Back in 1986, the WWF did not have mats around ringside. Actually, few – if any – promotions put in those mats to help wrestlers break their falls doing moves on the floor, which in most cases are concrete or wood.
Those exposed floors had come into play during prior angles with memorable results, such as when Ray Stevens gave Jimmy Snuka two piledrivers on the concrete or Greg Valentine delivered a vertical suplex on the floor to Pedro Morales.
But perhaps no other incident at ringside could match what Jake “The Snake” Roberts did to Ricky “The Dragon” Steamboat in May 1986. The two were scheduled to compete on Saturday Night’s Main Event, which was an NBC show that Continue reading
Bobby “The Brain” Heenan was named the No. 1 manager in WWE history on the federation’s website last week.
Strangely enough, while I think you could easily rank Heenan as the greatest manager ever in wrestling, I might take umbrage with him being called the top WWE manager.
Don’t get me wrong – Heenan was menacing, funny, and effective as a mouthpiece for his various wrestlers. But his performances from the AWA may be even better than his WWF material.
Plus, being nostalgic as I am, I view the “holy trinity” of WWF managers as Captain Lou Albano (No. 5 on the list), the Grand Wizard (No. 7 on the list), and Classy Freddie Blassie (No. 4).
When I first started watching wrestling in 1981, these three Continue reading
Bobby “The Brain” Heenan was one of those guys in wrestling who had great comedic talent.
Whether you watch some of his classic stuff from the AWA with Nick Bockwinkel and catch him at his best in the WWF (I loved his reaction when Paul Orndorff fired him on Tuesday Night Titans), Heenan could really crack you up.
One of the biggest laughs “The Brain” got out of me occurred in Madison Square Garden in Continue reading
I heard an entertaining whopper of an interview with former WWF Intercontinental Champion Ken Patera on a Minneapolis radio station recently.
Patera was very up front with the hosts about the long-term effect of his ring injuries (“I’m basically an invalid”), but he, like many others, told a dubious Andre the Giant drinking story.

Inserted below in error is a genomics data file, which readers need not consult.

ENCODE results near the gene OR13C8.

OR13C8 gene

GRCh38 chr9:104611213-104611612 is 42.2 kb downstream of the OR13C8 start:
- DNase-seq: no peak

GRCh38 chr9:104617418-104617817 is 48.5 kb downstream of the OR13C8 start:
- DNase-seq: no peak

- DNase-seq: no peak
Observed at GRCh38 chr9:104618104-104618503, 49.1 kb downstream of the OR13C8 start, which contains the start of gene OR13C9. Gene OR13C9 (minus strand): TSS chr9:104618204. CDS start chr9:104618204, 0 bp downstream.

According to Patera, at some point in the 1980s, he, Andre, Dick Murdoch, Dino Bravo, and Captain Lou Albano were in Las Vegas for a WWF show. Thinking about the names involved, I’d have to guess this alleged tale took place around 1984 or 1985, which were the only years I can think of that Murdoch was in the WWF.
Anyway, rather than get breakfast at Caesars Palace, Murdoch challenged Andre to a beer drinking contest that went Continue reading
The Art of Wrestling podcast had a tremendous interview with Steve Lombardi, a.k.a. the Brooklyn Brawler, who is one of those competitive prelim wrestlers everyone remembers from the 1980s.
The interview was conducted by well-known independent wrestler Colt Cabana, and as such, had plenty of behind-the-scenes Continue reading
This world of wrestling we watch sure is a weird form of entertainment sometimes.
On Monday Night Raw, Jerry “The King” Lawler was taken out on a stretcher during the live broadcast after suffering a real-life heart attack.
Lawler’s woes are serious health concerns, and Michael Cole’s updates were somber.
But wrestling’s foolishness at times is brought upon by itself, so it’s no wonder that given Lawler’s very real circumstances, I am still thinking about the fake heart attack gimmicks I remember: Continue reading
For a brief period, Brock Lesnar appeared to have kidnapped Shawn Michaels this week on Monday Night Raw, before showing up at ringside with a broken Michaels over his shoulders.
The kidnapping angle brought back memories of perhaps the most famous heist in WWF history in 1988, when Bobby “The Brain” Heenan and the Islanders stole Matilda, the canine mascot of the British Bulldogs.
Heenan is hilarious during the Continue reading